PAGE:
Time for us to be clear: we came of age in the present era of sabermetric explosion. Advanced stats are second nature to us, and beautiful; OBP is like the Mona Lisa and batting average is this thing (NSFW?). I’ve hated pitcher wins since I was 12 years old. So we know the criticism of Trumbo’s plate discipline is valid, that any OBP below .300 should be considered untenable by a sound-minded front office. But we don’t agree that Trumbo’s OBP will stay that way in the next few years. And we don’t think that the sabermetric community fully appreciates his power.

Recently we’ve been studying the year-to-year correlations of stats that express a hitter’s power. With pretty much the same data, we’ve also been studying aging patterns over the last ten seasons (2004-2013). In this article we’ll use some of our findings to talk about Trumbo. The whole shebang will be presented later this week. If you care about these things, keep in mind that we limited our research to player-seasons with at least 100 plate appearances.

Let’s start with the power stats. Below is a bar graph showing the year-to-year R-squared value for a bunch of different stats. The higher the bar, the more consistent the stat is from one season to the next. For now, focus only on the green bars; they are concerned only with home runs.


(Data taken from
Air = FB + LD
Contact = PA – (BB + K + HBP)

Home Runs per Contact (HR/Contact) has the highest R-squared value of the bunch. In terms of predictive power, it’s better than plain Home Runs, Home Runs per Plate Appearance (HR/PA), and Home Runs per Airborne Ball (HR/Air). It’s better than Isolated Slugging Percentage (ISO), itself way better than regular Slugging Percentage. HR/Contact isn’t difficult to calculate, either. You only need five stats: home runs, plate appearances, walks, strikeouts, and hits by pitch. (Hits by pitches? HBP, you know what I mean.)

HR/Contact is better because, more than any other stat, it separates a hitter’s power from the rest of his batting skills. It does not care about how many times a batter walks or whiffs, all it knows is how often the ball goes out when that batter does make contact. For Trumbo, that means appreciating his raw power free of context. By context we mean his prolific out-making. Bear with us here. We’ll re-contextualize him by the end.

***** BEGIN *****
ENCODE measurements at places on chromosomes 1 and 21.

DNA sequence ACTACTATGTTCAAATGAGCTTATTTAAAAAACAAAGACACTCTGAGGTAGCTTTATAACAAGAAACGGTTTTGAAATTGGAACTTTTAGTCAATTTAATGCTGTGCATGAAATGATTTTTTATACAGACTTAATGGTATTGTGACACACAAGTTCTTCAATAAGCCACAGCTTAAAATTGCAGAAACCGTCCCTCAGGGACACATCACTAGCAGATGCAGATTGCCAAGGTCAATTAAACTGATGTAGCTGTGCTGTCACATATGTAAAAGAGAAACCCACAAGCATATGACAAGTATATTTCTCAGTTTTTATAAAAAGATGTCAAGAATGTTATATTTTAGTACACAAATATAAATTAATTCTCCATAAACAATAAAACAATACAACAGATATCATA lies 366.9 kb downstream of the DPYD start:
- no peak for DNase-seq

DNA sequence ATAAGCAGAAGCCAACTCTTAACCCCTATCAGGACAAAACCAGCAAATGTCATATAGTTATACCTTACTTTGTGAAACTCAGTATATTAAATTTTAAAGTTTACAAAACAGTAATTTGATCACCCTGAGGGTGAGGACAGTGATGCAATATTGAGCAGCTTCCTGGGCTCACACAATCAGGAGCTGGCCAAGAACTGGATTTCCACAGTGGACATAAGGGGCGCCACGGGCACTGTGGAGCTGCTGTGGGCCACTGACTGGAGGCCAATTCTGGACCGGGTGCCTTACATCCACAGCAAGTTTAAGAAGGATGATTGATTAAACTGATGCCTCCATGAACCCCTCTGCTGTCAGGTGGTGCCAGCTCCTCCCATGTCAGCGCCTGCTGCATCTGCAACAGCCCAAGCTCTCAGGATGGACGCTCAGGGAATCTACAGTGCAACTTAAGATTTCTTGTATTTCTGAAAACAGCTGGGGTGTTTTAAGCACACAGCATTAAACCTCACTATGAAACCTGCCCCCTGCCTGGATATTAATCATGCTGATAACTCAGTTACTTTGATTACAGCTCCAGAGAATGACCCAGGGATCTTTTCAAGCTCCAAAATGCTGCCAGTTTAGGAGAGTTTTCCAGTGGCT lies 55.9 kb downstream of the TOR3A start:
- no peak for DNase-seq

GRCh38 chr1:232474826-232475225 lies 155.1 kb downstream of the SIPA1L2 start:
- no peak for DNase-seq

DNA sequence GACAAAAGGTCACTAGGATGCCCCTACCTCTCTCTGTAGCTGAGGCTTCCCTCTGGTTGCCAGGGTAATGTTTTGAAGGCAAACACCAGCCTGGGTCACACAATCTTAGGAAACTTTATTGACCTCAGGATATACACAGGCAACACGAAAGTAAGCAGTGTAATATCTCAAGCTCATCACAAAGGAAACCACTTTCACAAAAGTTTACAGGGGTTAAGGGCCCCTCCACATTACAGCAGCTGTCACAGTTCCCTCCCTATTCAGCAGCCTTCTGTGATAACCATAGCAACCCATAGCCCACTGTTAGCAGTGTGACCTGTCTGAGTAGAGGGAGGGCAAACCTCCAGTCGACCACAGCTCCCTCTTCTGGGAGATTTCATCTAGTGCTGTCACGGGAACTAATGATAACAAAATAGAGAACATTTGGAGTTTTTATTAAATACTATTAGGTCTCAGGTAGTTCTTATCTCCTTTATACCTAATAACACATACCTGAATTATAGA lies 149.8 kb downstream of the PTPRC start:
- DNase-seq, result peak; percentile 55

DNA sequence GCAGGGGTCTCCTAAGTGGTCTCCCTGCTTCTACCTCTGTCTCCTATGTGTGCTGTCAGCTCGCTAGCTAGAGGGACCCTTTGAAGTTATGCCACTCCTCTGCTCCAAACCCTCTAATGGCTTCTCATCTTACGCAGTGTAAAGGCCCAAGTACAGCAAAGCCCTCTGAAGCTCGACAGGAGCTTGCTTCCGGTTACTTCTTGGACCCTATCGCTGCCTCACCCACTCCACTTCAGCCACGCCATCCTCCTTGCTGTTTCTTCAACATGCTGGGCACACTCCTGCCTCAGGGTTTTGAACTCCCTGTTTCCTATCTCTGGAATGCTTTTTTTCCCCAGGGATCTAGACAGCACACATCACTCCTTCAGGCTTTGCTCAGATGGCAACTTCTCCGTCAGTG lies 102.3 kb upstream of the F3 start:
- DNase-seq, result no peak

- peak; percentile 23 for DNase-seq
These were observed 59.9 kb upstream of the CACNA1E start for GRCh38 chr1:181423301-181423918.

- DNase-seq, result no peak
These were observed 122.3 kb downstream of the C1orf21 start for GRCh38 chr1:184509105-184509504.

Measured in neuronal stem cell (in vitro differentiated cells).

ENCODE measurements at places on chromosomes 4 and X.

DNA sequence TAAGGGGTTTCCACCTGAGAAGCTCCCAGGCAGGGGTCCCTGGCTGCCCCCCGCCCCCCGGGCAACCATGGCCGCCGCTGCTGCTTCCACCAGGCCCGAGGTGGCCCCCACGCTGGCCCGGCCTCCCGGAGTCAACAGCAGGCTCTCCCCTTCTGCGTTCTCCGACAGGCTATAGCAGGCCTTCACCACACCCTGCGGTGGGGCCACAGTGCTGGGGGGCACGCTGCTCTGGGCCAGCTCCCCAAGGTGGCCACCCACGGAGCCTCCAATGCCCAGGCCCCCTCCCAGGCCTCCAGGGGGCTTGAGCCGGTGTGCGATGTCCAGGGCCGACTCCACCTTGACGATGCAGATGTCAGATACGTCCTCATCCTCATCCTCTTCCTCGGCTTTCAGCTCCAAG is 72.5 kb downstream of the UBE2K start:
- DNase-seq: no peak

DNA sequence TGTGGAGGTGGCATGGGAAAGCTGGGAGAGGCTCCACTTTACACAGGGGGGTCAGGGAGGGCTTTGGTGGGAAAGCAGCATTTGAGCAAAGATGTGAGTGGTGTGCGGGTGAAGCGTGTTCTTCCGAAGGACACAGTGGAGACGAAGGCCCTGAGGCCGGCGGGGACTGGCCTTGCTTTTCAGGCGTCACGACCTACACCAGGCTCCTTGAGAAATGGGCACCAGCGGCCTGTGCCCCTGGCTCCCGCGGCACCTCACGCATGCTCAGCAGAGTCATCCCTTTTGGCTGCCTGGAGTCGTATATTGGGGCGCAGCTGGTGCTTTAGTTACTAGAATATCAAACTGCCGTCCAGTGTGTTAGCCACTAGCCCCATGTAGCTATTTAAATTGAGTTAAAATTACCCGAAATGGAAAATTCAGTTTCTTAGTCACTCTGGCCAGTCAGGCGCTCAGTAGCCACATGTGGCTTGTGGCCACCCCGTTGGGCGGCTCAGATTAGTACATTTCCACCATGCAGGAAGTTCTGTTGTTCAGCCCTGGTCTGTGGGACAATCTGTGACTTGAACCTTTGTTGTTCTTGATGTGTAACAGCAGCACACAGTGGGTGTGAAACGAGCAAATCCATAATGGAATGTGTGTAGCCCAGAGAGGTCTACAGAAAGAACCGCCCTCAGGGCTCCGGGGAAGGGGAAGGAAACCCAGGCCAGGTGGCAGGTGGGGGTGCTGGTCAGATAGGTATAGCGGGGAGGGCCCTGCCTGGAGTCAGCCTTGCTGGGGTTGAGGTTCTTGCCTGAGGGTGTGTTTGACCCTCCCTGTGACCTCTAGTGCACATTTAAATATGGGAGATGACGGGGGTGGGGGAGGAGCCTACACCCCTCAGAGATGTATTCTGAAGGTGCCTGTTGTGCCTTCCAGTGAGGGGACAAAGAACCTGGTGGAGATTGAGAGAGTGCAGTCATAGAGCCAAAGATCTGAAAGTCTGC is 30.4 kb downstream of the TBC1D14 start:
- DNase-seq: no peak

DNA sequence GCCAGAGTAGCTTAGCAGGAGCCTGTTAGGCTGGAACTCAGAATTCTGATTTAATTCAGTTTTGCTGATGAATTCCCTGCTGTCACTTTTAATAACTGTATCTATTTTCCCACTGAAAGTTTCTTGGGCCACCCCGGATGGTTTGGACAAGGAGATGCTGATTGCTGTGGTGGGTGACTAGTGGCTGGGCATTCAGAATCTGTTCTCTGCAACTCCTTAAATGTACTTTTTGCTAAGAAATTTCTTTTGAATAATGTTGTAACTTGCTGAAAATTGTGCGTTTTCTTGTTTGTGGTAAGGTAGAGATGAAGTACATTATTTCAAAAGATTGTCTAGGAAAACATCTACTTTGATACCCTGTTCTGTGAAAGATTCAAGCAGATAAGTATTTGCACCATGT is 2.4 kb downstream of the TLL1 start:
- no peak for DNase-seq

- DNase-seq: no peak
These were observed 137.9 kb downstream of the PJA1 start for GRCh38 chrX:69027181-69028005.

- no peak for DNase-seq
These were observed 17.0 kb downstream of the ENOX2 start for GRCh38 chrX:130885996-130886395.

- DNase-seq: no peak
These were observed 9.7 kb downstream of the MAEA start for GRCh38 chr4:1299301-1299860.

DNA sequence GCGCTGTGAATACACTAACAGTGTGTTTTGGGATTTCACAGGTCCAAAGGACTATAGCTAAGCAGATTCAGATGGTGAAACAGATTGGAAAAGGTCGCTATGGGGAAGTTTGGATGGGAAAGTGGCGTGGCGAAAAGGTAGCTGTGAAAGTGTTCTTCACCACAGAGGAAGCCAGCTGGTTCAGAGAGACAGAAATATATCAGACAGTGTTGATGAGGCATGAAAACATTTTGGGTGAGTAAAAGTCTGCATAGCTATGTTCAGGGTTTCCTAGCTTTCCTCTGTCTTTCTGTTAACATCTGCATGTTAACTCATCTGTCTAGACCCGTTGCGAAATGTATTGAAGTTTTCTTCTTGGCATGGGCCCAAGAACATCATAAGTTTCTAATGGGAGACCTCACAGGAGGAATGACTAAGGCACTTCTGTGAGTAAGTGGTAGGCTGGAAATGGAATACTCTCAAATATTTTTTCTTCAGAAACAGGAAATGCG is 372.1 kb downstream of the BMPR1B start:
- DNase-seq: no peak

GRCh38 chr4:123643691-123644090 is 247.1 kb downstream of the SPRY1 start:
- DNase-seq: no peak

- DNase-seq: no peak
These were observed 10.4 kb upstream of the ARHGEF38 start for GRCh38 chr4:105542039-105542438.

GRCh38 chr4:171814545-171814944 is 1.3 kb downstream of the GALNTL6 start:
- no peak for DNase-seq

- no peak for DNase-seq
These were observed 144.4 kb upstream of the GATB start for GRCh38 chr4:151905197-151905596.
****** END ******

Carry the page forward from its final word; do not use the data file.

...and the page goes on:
Trumbo has been a regular player for three years, so we compared him to the best power hitters of those years (2011-2013), guys with at least 1000 PA over that span. Of the 30 players with the most home runs, Trumbo ranks 11th in HR/Contact. Of the 30 players with the highest ratio of home runs to fly balls, Trumbo ranks 12th in HR/Contact. Here’s a table of the latter group.


I like this group better because it has Trumbo’s potential future-teammate GOLDSCHMIDT in there for a nice comparison. (Click to engorge)

Based on this data, it’s easy to come up with crude tiers of raw power. (Crude things usually are easy, and fun.) Chris Davis and Giancarlo Stanton are clearly the elite mofos of the present day. The group from Adam Dunn to Mark Reynolds can claim to be distinct from those two above them and the morass below–Tier 2. Trumbo definitely belongs to Tier 3, however large you want to make that. Let’s say you’re Mother Teresa. You want to be generous with your rankings, so you define Tier 3 as anything above seven percent. Trumbo would sit in the upper half of that tier, above a lot of other people who are more celebrated than he. All told, only 21 players have a HR/Contact over seven percent, a.k.a. fewer than one player per team. If the Diamonbacks pulled this trade off, they’d have one, and another guy by the name of Goldschmidt, currently 23rd, a near-certain lock to crack the top 20 by the end of next year. That might just be the most powerful duo in the league.